Moving forwards

Our ability to combine acceptance and adaptation to adjust to the new age will be fundamental for overcoming the situation caused by coronavirus.

The recent pandemic has not gone unnoticed, progressing swiftly and forcefully, without distinguishing between nations or social classes.

Those initial reflections, along the lines of “nothing will happen to me” or “the virus won’t reach my surroundings” quickly gave way to a situation so unreal that it led to the collapse of all our expectations.

Hundreds of thousands of people all over the world have died, largely because health systems were unable to provide the necessary response. This was the case in our own country where, in the face of precariousness, health professionals have had to experience brutal, grisly scenes, practising battlefield medicine, with many becoming infected and passing away themselves. Anxiety, burnout and defencelessness have been the obvious responses of this group to the paradox of clapping for carers at eight o’clock and stigmatization. Without forgetting all the other professionals who have soldiered on, enabling us to subsist over these dramatic few months.

Faced with this panorama, the psychological responses for dealing with the different situations become clear. The urge to meet our fundamental needs manifests itself stronger than ever now, and safety, shelter and food once again become primary necessities.

Over the first few weeks, the most intense emotions we felt were related to fear and the possibility of contagion. The anxiety of being up against an entirely unknown situation, in which a loved one, or we ourselves, could die. And also, of course, the fear and uncertainty of the possibility of losing our employment.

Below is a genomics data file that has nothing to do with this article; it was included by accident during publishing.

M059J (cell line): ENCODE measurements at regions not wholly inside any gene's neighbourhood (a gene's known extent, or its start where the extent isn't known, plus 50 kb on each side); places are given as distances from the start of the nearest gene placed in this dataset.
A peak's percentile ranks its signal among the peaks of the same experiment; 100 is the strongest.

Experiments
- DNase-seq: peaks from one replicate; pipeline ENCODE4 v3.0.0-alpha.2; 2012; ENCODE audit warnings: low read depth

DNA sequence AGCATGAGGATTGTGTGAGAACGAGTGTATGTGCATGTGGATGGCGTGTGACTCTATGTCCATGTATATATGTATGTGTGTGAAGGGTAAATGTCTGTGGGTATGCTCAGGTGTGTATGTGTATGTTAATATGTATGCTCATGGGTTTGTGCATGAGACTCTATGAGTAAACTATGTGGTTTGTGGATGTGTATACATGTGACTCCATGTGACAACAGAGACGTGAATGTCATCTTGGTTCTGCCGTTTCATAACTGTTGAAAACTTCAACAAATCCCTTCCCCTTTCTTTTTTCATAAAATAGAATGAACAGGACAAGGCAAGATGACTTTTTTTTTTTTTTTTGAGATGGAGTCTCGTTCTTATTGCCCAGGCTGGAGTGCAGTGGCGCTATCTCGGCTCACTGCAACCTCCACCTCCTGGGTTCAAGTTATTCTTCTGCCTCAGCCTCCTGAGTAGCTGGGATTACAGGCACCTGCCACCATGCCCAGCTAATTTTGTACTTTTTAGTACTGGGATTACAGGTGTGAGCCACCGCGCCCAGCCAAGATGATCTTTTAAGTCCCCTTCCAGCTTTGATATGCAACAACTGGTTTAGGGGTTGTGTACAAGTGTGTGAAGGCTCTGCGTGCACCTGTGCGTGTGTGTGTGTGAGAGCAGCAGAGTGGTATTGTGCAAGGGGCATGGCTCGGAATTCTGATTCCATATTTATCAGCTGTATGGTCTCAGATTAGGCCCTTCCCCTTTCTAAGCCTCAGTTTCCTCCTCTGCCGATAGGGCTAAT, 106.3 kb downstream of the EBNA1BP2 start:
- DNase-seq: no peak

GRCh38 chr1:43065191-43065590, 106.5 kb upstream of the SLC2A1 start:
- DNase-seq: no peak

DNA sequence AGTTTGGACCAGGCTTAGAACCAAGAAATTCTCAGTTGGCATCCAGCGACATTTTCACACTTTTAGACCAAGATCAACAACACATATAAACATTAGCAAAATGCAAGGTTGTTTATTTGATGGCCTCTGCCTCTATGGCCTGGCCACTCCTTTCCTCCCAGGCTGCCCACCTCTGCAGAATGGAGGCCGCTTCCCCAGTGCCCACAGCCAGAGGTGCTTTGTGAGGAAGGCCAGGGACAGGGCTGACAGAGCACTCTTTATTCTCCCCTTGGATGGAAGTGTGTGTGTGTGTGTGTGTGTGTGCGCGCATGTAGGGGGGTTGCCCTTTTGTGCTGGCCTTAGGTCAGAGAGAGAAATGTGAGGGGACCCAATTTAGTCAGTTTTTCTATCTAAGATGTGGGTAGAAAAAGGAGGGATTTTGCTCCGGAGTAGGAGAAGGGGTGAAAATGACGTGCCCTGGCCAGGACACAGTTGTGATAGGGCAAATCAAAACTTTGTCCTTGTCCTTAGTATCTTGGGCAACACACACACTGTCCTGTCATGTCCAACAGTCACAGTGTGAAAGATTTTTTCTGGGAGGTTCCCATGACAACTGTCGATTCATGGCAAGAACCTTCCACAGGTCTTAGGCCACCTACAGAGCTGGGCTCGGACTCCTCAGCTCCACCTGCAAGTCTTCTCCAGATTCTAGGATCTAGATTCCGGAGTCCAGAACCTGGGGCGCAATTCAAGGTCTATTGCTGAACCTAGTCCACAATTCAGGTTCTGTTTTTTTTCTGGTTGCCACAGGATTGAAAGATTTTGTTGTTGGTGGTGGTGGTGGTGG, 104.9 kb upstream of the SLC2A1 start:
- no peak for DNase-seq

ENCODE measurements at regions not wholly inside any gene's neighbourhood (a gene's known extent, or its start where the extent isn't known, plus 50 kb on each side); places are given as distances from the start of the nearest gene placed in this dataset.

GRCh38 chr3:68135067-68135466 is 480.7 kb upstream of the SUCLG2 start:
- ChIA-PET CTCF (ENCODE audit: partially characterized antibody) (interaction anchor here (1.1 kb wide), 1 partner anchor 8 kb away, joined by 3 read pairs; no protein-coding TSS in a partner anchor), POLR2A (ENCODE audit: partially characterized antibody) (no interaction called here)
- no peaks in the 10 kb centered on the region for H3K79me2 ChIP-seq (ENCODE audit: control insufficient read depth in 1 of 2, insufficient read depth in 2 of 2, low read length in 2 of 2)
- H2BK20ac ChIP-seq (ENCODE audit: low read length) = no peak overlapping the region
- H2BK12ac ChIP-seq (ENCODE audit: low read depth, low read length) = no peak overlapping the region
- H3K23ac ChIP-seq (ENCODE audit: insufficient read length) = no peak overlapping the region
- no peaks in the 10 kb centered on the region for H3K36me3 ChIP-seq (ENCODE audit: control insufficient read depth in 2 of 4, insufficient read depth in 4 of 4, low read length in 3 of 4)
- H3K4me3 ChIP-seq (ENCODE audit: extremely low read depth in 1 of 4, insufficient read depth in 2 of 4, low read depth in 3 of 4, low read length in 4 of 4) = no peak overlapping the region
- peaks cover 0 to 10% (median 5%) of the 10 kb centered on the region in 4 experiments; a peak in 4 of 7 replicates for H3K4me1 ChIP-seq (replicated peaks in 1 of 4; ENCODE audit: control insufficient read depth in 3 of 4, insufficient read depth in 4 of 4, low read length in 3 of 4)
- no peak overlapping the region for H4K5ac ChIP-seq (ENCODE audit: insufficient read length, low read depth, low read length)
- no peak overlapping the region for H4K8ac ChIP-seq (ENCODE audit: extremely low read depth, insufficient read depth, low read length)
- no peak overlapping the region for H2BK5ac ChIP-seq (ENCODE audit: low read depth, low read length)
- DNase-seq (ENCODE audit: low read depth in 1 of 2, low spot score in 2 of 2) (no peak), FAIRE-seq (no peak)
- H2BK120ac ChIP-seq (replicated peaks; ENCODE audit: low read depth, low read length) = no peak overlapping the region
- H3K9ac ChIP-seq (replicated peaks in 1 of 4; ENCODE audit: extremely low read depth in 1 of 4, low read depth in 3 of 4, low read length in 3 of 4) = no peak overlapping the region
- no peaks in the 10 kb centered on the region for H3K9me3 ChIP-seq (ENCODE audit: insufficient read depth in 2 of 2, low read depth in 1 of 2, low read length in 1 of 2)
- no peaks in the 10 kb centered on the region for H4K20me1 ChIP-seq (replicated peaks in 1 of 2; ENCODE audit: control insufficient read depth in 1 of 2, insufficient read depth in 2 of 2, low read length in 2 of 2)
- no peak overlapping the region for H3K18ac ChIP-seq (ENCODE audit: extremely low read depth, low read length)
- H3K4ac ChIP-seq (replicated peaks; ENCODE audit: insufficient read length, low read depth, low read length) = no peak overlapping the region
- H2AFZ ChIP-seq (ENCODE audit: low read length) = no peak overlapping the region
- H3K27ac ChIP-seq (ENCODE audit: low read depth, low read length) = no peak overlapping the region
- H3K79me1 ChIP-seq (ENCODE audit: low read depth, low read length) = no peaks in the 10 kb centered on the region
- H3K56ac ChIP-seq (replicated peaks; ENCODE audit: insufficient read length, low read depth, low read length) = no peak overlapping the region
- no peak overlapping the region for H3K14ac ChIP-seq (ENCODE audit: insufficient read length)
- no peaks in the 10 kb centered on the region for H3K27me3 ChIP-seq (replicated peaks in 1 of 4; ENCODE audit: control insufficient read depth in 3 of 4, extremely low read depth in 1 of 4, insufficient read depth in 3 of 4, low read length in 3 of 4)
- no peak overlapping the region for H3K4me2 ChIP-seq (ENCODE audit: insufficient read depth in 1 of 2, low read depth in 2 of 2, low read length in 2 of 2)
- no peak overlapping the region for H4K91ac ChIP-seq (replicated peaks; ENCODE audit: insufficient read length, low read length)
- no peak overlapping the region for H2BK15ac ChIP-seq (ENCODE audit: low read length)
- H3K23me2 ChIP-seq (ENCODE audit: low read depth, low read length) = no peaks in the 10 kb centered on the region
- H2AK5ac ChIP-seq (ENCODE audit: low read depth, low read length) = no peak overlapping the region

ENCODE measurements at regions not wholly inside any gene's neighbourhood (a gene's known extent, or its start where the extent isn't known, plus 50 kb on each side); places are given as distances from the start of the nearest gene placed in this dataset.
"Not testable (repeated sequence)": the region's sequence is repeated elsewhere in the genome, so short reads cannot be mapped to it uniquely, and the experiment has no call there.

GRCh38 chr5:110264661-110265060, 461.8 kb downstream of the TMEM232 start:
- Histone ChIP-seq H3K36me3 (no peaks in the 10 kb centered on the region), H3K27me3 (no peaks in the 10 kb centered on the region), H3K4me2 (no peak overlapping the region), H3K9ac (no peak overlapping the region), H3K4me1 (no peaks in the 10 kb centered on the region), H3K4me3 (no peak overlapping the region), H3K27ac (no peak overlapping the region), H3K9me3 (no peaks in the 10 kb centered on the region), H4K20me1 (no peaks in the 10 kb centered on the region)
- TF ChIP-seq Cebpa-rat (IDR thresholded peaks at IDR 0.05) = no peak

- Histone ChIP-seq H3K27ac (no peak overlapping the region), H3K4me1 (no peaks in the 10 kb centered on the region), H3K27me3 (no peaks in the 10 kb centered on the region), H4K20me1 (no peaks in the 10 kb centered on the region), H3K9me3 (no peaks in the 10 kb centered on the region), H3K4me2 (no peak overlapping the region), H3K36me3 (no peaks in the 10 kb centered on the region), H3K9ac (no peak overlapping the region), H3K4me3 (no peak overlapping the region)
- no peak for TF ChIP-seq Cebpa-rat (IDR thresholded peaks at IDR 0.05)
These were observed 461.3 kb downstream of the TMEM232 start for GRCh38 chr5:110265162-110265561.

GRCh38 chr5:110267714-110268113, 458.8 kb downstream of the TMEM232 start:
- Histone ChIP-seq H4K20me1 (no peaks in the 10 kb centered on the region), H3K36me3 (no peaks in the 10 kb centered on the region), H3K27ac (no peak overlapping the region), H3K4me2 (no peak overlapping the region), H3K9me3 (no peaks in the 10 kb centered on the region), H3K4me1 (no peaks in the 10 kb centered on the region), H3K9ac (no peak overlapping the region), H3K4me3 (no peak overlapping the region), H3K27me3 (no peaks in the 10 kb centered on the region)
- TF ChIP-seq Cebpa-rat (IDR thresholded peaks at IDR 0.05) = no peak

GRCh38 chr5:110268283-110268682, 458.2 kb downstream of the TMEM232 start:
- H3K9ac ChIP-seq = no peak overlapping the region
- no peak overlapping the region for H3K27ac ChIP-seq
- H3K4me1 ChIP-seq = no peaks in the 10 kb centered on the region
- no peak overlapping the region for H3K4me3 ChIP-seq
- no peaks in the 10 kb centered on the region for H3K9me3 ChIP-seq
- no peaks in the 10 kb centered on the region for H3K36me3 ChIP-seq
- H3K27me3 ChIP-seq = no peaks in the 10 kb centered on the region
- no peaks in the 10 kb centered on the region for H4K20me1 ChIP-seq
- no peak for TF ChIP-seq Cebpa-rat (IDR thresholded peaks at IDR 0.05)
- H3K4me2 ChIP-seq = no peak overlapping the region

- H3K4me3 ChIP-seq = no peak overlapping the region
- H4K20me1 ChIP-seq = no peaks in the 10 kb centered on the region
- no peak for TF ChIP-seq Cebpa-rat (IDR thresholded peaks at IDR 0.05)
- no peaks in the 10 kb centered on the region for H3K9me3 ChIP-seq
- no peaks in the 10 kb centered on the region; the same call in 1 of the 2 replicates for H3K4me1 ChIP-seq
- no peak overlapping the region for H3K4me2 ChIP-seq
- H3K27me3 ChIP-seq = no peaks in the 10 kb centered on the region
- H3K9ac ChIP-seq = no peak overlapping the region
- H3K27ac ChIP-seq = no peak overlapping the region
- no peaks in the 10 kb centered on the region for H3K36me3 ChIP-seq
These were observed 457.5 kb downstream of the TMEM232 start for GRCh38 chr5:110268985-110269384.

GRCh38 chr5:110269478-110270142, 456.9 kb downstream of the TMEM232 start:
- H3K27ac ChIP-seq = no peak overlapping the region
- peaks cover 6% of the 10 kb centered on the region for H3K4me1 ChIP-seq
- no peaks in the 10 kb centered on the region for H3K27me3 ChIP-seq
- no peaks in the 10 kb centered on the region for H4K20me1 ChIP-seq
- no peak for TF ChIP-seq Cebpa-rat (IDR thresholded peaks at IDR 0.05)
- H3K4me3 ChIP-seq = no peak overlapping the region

The figures, bandied around with a kind of statistical asepsis, refer to thousands of people who can no longer be here, with us. The elderly people who have passed away are not members of a different species – they simply accumulated years over the different vicissitudes of life. How difficult it has been for them not to be able to react, and ultimately to lose their lives, giving rise to feelings of defencelessness, frustration and rage amongst their loved ones, as a result of very harsh situations which call for a detailed bioethical analysis.

From the very beginning, the psychological recommendations were related to resting our nervous system, not being constantly connected to the news and only seeking rigorous information at certain points in time.

Social interactions have enabled us to be more connected than ever via the Internet. And at the same time, we have been exposed to reams of false information, put out by people who attack scientific knowledge and engage in moral exhibitionism without any kind of ethics whatsoever.

We have also been subject to an unnerving dependence on politicians who, with their continuous U-turns, have plunged us into doubt as to whether or not their decisions are well grounded, with electoral interest floating on the air at all times.

Now we have to move forwards, based on this life lesson that has been forced upon us. Desiderative thinking, wishing things could be like they were before, is of no help to us: because many things have changed forever.

The way in which we mistreat the planet, how inconsiderate we are with the environment, is catching up with us now, in the form of the tiniest of viruses, which has nevertheless managed to paralyse much of the dynamics of the entire world.

Our ability to combine acceptance and adaptation to adjust to the new age will be key when it comes to overcoming this novel, unexpected situation.

A huge percentage of the population has clinically significant problems of anxiety, sleeplessness and depression, among others, which may require professional intervention.

In resilient terms, one extremely important thing has changed in us: our expectations of a certain type of life have taken a radical turn.

Looking after ourselves and helping one another collectively, and not so much from an egocentric stance, will be fundamental in the future. As will the appreciation, development and respect of science.

We must learn to live with this kind of pandemic, to accept that our customs have changed, and be capable of living in the present, as Buddhist psychology teaches us. With the ability to adapt, relatively regularly, to the shifts this new reality holds in store for us.

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